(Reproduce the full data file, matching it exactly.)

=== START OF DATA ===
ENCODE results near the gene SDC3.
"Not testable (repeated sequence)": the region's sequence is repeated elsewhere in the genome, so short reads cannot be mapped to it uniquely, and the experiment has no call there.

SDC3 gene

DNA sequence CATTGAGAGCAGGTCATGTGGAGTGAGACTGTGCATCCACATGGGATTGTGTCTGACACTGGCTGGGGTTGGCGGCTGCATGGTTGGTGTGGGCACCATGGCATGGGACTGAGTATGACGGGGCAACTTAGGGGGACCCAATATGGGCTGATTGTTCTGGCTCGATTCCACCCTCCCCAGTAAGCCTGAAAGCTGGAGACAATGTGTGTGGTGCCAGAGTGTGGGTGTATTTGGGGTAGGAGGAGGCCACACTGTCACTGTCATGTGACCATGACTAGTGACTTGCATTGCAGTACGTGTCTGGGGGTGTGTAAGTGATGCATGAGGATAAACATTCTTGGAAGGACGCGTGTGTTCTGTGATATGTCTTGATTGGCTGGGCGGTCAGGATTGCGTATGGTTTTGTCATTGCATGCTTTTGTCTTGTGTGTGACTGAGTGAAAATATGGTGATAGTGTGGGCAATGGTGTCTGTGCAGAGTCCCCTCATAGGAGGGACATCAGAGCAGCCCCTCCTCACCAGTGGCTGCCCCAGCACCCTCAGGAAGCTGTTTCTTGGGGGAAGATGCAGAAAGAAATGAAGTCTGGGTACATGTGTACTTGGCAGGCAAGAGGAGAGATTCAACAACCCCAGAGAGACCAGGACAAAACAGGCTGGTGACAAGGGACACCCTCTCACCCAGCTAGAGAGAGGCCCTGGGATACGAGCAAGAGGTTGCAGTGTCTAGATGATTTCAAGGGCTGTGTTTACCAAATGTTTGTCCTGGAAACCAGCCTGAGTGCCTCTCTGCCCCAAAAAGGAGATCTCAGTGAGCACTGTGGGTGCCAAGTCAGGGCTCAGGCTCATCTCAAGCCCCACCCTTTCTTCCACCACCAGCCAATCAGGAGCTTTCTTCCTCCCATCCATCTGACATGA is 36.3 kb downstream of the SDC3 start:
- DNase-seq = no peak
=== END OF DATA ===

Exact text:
ENCODE results near the gene SDC3.
"Not testable (repeated sequence)": the region's sequence is repeated elsewhere in the genome, so short reads cannot be mapped to it uniquely, and the experiment has no call there.

SDC3 gene

DNA sequence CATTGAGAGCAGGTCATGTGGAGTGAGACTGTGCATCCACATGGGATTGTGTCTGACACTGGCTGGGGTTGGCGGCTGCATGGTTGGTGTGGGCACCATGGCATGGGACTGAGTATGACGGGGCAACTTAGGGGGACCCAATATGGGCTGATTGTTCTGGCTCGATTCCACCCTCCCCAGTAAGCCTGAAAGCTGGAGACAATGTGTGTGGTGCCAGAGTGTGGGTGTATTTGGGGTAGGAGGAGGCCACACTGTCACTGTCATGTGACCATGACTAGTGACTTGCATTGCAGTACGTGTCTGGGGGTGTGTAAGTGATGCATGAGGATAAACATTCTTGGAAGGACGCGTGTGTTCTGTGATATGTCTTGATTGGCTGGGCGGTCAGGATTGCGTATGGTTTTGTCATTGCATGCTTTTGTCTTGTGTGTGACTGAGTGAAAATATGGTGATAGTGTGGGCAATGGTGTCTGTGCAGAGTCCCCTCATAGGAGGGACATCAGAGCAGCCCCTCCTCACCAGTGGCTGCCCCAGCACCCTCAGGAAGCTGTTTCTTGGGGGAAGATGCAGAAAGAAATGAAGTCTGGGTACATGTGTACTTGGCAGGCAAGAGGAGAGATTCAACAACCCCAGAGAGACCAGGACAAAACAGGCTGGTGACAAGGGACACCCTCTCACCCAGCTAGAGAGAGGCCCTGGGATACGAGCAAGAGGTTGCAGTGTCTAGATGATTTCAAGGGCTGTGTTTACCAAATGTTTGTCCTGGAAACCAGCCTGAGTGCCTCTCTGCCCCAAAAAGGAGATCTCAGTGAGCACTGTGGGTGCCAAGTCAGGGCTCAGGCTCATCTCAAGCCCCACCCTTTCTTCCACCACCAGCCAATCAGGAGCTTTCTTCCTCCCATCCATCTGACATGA is 36.3 kb downstream of the SDC3 start:
- DNase-seq = no peak